The rate of premature death among American men with diabetes has dropped dramatically over the last few decades, but the same can’t be said for women with the disease, a study by the Centers for Disease Control and Prevention has found
Analyzing data for 20,000 people from across the United States, researchers found that annual death rates from all causes in men with diabetes fell to 24.4 per 1,000 from 42.6 per 1,000 – a 43 per cent reduction.
The death rate from cardiovascular disease (CVD), the most common cause of death in diabetics, fell for men to 12.8 per 1,000 from 26.4. These drops paralleled declining death rates among both men and women without diabetes in the U.S. population (down to 9.5 per 1,000 from 14.4) over the three-decade period.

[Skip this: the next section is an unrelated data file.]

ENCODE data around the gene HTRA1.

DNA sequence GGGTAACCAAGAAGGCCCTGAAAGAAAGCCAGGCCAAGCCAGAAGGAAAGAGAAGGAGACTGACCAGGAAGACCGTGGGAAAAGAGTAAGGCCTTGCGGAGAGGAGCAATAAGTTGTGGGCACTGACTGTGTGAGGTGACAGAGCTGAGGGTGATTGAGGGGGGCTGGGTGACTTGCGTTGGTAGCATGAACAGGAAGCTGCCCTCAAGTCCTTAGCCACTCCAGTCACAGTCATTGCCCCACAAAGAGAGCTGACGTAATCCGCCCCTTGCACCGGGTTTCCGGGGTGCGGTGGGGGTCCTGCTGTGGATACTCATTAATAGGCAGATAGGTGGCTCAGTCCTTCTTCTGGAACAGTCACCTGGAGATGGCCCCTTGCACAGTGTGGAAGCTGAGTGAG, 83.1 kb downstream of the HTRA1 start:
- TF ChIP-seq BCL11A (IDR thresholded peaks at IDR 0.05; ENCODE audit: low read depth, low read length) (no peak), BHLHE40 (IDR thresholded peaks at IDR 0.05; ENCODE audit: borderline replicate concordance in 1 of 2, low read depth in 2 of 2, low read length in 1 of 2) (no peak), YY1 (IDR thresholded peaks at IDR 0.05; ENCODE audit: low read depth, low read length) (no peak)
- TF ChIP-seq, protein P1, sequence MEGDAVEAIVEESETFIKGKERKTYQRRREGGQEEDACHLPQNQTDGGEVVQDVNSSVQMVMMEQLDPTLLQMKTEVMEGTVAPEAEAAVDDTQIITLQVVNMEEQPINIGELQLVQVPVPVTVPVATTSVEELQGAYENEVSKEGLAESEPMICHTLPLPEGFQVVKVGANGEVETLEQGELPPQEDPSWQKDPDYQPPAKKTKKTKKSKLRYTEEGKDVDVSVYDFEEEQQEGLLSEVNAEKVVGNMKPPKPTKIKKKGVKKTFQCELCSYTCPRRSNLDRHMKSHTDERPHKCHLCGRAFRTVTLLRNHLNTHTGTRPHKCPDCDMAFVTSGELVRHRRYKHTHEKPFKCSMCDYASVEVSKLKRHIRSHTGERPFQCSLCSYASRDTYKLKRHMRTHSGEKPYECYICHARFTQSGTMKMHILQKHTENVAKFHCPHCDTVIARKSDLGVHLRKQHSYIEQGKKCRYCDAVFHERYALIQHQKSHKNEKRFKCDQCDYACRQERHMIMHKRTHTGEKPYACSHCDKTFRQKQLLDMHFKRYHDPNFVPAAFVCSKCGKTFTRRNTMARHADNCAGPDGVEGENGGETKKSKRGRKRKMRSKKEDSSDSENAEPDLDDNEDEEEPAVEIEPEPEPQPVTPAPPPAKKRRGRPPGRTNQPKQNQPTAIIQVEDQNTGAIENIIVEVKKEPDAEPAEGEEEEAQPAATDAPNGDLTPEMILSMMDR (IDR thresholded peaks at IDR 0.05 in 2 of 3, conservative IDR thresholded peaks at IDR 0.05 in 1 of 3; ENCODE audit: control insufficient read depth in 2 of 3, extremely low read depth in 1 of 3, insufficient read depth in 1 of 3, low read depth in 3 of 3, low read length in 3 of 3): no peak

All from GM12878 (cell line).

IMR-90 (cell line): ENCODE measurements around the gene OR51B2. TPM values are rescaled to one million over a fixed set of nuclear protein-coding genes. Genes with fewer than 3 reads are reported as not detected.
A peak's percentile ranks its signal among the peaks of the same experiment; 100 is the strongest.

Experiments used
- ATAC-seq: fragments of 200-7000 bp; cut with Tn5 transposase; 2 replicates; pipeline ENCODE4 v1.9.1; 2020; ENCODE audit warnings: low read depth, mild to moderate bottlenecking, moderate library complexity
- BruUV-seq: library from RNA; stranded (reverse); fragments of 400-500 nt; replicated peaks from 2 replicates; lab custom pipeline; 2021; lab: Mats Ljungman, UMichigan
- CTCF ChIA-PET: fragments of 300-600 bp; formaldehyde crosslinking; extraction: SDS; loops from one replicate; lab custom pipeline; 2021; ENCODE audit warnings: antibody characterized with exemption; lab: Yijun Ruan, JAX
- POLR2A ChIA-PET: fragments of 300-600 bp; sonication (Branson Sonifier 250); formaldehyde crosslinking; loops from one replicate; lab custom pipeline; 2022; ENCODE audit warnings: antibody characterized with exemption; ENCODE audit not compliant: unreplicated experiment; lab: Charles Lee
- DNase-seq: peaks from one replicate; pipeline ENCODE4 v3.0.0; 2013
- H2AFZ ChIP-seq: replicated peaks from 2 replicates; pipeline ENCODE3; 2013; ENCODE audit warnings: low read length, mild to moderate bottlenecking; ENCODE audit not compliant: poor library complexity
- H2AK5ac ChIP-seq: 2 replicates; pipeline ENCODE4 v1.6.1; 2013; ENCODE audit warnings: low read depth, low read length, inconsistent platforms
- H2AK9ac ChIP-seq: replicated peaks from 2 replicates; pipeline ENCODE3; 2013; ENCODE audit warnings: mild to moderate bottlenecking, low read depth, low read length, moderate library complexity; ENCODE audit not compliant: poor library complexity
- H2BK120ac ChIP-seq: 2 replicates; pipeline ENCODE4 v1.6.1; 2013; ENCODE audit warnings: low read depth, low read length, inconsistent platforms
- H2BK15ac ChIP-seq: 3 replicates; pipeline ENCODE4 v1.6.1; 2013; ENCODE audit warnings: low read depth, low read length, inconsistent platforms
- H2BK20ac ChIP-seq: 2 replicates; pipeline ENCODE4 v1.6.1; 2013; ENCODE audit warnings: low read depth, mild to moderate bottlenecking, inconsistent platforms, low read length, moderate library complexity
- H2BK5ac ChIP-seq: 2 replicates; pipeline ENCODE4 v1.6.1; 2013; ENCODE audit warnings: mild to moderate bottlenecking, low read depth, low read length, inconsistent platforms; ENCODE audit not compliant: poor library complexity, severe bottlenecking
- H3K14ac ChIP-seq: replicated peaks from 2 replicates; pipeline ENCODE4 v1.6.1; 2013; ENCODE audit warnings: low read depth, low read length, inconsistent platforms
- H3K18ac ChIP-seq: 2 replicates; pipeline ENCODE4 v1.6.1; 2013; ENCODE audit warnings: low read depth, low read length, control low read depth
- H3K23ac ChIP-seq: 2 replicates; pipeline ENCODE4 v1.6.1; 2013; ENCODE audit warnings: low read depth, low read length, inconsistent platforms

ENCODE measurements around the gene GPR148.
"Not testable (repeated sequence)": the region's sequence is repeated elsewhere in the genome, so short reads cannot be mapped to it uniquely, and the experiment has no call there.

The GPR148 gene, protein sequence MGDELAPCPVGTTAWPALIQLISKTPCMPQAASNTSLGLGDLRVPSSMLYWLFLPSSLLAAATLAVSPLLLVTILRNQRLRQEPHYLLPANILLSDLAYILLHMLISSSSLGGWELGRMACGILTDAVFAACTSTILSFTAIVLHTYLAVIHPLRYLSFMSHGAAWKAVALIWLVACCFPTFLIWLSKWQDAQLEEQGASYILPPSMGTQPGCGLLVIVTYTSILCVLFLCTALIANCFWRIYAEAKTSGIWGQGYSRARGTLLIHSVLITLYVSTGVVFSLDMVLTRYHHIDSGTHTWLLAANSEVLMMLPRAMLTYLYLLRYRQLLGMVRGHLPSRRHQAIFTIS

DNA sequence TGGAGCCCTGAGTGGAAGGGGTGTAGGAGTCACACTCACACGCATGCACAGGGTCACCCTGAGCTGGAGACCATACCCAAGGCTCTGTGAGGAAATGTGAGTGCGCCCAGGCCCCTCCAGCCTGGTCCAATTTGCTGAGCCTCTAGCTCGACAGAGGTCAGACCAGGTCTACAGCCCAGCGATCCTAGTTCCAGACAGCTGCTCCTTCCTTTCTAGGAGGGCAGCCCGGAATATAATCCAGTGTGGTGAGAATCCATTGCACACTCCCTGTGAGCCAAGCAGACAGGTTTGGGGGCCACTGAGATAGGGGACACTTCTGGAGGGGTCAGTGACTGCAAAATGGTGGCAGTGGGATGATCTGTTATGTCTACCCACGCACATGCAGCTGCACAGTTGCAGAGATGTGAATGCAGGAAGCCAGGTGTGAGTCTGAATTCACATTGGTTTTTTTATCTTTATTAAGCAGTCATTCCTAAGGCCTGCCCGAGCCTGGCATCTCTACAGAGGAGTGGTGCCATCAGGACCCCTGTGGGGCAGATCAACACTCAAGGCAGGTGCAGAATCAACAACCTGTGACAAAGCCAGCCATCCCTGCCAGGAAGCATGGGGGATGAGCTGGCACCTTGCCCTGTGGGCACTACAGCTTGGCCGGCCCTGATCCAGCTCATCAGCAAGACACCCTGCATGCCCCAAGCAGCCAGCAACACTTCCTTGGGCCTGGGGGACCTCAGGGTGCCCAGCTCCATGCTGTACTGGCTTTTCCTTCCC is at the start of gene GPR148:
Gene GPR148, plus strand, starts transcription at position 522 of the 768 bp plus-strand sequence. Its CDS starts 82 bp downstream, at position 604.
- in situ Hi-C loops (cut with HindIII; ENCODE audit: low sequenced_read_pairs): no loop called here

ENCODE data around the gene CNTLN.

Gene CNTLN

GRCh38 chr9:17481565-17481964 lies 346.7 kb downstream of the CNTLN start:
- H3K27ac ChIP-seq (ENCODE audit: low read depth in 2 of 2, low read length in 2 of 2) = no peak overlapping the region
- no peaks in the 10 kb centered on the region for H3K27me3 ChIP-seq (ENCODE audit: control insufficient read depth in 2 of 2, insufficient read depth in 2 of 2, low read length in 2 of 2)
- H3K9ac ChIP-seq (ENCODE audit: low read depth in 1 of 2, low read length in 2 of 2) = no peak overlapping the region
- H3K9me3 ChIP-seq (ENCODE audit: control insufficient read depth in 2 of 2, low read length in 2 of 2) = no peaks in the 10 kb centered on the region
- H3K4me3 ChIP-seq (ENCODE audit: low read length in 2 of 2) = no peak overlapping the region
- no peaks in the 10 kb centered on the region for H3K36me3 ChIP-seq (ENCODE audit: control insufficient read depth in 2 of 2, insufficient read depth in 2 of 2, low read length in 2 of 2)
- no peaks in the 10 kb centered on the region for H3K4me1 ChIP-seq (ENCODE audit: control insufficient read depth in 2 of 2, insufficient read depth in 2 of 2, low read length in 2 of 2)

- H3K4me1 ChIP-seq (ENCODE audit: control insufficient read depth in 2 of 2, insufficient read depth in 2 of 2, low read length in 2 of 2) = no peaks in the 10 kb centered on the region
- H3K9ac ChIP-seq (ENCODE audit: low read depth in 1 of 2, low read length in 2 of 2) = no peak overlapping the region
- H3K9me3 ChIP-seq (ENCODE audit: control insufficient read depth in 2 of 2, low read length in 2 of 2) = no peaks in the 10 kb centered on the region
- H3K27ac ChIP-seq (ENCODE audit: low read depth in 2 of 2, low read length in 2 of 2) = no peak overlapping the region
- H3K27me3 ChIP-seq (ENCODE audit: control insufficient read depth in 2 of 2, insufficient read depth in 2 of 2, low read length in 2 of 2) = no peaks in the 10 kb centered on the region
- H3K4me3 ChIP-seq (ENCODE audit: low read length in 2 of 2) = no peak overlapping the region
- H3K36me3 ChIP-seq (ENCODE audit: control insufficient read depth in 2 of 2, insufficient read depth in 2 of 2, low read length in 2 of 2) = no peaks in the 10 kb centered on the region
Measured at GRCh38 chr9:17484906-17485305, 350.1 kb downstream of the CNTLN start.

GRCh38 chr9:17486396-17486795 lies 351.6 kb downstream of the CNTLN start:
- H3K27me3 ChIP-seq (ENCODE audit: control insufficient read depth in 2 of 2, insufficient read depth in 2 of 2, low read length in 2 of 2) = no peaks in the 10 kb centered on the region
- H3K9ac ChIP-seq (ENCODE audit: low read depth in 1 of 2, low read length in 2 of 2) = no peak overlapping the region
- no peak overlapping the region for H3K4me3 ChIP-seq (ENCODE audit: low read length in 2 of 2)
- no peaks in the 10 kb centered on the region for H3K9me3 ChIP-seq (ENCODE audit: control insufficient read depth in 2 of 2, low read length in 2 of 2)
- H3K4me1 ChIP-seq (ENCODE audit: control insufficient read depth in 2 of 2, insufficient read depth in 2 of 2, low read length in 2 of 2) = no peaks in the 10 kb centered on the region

Not only have mortality rates for women with diabetes not declined, but the difference in death rates for diabetic and non-diabetic women has actually widened over the three decades as females without diabetes started living longer.
The gender gap found in the U.S. diabetic population can’t necessarily be extrapolated to Canada, said Toronto endocrinologist Dr. Lorraine Lipscombe.
In a study she co-authored as a researcher at the Institute for Clinical Evaluative Sciences, published in March, Lipscombe said death due to the complications of diabetes in Ontario fell for both men and women between 1995 and 2005.
“In our study we did not find any difference between men and women and we found an overall decline of about 25 per cent,” said Lipscombe.
Because the Ontario research contained more recent data than the U.S. study, it might reflect more current medical practices, she said. “Maybe we are getting better at taking care of women with diabetes.”
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